On the back cover of Hank Thompson's 1969 classic Smoky the Bar, Carol Ehler calls Thompson "The Poet Laureate of beer drinkers." No sh*t. With titles like "Let's Get Drunk and Be Somebody," "Pop a Top," "What's Made Milwaukee Famous (Has Made a Loser Out of Me)," "Drunkard's Blues," as well as a few sidewinders like "Cocaine Blues" and Jimmie Rodgers' "My Rough and Rowdy Ways," you get the picture. This is honky tonk music made for the people who frequent them. Thompson may have changed his topic by the late '60s to almost exclusively drinking songs, but his unique musical vision hadn't. The hard Ernest Tubb honky tonk and the gorgeous swing of Bob Wills and the vocal harmonies of the early cowboy songs meld perfectly in Thompson's relaxed croon, and with a host of whining fiddles, strummed guitars, and barely audible percussion all covered by a tinkling upright piano. In fact, his approach to his material is so laid-back, lyrics like "through these bloodshot eyes the whole world looks rosy..." sound perfectly natural. There are some interesting sonic textures and ambiences here added by producer Joe Allison, especially the film noir-ish backdrops created by the pedal steel and the Nashville sounds in "Drunkard's Blues." But if Thompson had an anthem, it was "Pop a Top," a song so perfectly suited to the foolish drunk who's lost everything except the ability to drink. The hard Western swing with elements of country boogie is laced inside a barroom mid-tempo romp laced with fiddles (not strings). This and "Six Pack to Go" were the man's anthems, and in the refrain: "Pop a top again/I think I'll have another round/Another one my friend/And then I'll be gone and you can let/Some other fool sit down." Thompson's drinking songs are tremendous for the way they chronicle both the good-time aspect and camaraderie of drinking and the dark side caused by its excess. This is one of Thompson's finest works from top to bottom and should be sought out by every fan of great 1960s country music.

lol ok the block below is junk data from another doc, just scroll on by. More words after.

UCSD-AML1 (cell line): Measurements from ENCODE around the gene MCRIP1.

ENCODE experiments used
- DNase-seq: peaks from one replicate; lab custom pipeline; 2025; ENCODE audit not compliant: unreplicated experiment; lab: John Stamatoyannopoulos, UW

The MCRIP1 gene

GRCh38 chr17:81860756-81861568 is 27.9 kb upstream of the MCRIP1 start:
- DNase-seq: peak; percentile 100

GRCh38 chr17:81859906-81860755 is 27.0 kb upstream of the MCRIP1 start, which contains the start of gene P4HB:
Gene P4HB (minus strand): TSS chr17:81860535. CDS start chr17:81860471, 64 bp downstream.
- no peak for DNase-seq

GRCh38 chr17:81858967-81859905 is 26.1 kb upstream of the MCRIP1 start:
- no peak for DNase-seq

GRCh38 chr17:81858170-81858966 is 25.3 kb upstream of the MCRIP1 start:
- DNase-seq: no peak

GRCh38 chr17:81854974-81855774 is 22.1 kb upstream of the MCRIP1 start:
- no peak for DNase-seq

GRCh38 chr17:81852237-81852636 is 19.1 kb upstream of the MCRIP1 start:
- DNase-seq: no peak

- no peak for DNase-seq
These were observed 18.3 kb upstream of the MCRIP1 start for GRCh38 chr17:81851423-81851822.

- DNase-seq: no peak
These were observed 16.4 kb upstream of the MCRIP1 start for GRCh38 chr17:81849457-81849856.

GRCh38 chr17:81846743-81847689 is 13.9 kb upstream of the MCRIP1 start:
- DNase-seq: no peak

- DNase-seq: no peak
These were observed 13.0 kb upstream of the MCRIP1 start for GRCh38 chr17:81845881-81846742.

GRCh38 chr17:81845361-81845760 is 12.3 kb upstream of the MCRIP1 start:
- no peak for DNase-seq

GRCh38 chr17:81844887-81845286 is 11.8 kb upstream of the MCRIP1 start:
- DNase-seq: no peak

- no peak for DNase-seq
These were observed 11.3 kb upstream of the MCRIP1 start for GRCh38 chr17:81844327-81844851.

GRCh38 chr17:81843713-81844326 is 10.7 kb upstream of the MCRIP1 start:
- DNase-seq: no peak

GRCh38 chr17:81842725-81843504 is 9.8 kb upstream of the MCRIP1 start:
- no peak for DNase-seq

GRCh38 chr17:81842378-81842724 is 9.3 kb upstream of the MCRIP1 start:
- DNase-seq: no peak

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AllMusic Review by Thom Jurek